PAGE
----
The bib number, the transponder and their impact on the ecological balance sheet
The start number. It has been worn ever since modern running competitions have existed. Photographs of the first modern Olympic Games in Athens in 1896 show that the athletes wore numbers on their chests that the judges could use to note the order in which they crossed the finish line. Also the assignment of the stopped times took place already at that time over the number.
Even today, participants in almost all running events pin a start number to their chest. Even if in the meantime the name is often written larger than the number. This makes it possible to cheer on everyone personally from the side of the course. The start number is the symbol behind which everyone rallies when it comes to covering a defined distance on time.
And this despite the fact that, from a technical point of view, it has long since ceased to be absolutely necessary. For a long time now, it has not been the numbers that have been decisive for official timekeeping, but the transponders that are linked to the personal data of the participants and clearly surpass even the most modern GPS watches in terms of accuracy. The timing system at running events determines when this transponder (and hopefully with it the right runner) crosses the start and finish line, and thus establishes the results of the participants. The start numbers are usually only used for control purposes.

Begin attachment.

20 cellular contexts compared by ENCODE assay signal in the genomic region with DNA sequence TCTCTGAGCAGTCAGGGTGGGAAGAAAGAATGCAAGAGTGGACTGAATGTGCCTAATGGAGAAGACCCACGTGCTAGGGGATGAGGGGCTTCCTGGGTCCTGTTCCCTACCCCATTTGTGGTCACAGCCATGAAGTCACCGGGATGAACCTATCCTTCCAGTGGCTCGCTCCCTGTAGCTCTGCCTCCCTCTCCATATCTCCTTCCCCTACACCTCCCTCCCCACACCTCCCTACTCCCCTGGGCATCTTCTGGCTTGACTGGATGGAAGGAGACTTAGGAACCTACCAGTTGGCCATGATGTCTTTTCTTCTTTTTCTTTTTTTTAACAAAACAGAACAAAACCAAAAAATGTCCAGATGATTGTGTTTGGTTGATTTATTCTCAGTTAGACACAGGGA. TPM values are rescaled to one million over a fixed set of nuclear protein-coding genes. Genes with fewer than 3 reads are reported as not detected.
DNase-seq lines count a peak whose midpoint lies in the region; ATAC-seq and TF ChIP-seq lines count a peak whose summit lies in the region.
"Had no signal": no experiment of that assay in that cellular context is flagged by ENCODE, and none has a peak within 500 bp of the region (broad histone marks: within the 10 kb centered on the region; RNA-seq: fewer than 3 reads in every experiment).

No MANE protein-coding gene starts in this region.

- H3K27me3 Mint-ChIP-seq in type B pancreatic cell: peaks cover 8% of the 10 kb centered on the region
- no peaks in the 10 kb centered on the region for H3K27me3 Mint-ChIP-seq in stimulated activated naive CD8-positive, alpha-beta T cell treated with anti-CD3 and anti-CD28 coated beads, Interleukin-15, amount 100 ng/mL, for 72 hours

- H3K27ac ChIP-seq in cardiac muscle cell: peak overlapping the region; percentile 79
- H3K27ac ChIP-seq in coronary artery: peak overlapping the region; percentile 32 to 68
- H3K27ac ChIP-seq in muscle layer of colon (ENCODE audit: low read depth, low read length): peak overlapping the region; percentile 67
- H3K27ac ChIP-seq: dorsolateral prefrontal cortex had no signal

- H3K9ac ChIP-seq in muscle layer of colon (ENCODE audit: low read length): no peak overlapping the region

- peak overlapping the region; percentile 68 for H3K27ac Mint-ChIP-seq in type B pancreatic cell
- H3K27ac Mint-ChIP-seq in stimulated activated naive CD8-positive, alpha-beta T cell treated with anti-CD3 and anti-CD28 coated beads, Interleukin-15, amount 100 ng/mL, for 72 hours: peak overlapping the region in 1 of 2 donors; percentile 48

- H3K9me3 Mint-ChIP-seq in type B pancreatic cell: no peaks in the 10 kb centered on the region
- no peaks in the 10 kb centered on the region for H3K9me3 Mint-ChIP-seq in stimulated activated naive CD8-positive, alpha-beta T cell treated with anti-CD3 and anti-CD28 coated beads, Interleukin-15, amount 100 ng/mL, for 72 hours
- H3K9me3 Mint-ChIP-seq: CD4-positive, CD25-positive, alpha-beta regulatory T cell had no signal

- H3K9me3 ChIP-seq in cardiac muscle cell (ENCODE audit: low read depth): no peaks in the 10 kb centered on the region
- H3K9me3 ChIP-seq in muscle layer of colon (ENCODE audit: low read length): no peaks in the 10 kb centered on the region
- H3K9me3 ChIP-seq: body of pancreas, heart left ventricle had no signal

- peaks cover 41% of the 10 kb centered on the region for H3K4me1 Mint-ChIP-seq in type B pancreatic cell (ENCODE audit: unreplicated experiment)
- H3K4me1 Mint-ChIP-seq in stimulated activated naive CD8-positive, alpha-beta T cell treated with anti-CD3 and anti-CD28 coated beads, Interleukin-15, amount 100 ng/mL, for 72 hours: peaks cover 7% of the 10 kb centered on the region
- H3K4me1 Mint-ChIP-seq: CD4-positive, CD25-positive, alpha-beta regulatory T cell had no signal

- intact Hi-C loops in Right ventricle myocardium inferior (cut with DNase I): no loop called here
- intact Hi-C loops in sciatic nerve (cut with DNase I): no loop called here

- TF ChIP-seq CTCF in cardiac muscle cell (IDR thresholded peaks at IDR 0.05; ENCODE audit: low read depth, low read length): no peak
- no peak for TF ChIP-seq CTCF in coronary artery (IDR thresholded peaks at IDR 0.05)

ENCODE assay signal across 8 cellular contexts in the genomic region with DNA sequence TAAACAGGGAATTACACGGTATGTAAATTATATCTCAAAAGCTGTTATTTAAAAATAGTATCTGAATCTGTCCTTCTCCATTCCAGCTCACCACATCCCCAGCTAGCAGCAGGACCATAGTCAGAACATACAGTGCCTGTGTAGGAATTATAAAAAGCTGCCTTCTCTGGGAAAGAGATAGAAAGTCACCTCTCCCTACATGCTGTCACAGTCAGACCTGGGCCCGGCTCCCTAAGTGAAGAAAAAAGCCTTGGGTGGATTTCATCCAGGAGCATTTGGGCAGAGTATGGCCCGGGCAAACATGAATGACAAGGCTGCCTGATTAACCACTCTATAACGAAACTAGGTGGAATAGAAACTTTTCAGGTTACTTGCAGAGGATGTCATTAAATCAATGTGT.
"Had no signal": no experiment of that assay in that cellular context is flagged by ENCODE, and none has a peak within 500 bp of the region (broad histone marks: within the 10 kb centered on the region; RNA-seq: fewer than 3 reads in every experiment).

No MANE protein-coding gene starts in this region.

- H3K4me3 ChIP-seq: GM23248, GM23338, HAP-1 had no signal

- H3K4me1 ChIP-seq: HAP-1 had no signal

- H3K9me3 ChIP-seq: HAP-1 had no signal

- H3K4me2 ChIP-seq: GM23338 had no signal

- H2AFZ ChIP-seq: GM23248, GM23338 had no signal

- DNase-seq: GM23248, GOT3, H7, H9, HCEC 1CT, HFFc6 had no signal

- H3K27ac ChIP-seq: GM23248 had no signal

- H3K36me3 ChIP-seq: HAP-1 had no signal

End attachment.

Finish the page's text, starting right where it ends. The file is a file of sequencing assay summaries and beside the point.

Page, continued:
The sustainable ChampionChip - a phase-out model
For many years, the most commonly used transponder at running events was a small, often yellow plastic piece - the ChampionChip. It was tied into the laces of the shoe and could be used again and again, so many runners bought it or borrowed it at events. Those who returned it after crossing the finish line also got their deposit money back. It had such a long life that hardly any ChampionChips ended up in the trash.
In recent years, however, transponders attached to the back of the race number have become increasingly popular. This is much more convenient for participants and organizers. The organizer buys bibs with transponders and distributes them to his runners, who pin them to their chests, run with them, and usually dispose of them at the finish line.
Convenient? Yes. Sustainable? Rather not. "Personally, I think it's quite a shame that further development of ChampionChip technology has been discontinued by the manufacturer," says Harald Mika, whose company Mika-Timing has used ChampionChip technology for decades to time events such as the BMW Berlin Marathon, as well as the World Marathon Majors in Boston and London and numerous other running events. From 2024, Mika-Timing will no longer use the ChampionChip, but will instead work with transponders attached to the bib number.
The problem with no-shows
The problem with this is that the organizers always have to have significantly more bib numbers and transponders on hand than are actually needed. After all, not everyone who has registered for a race actually takes part. At most events, all the bib numbers for the pre-registered runners are printed with the registration deadline and then delivered by the print shop to the bib distribution. Plus a number of numbers held for late registrations.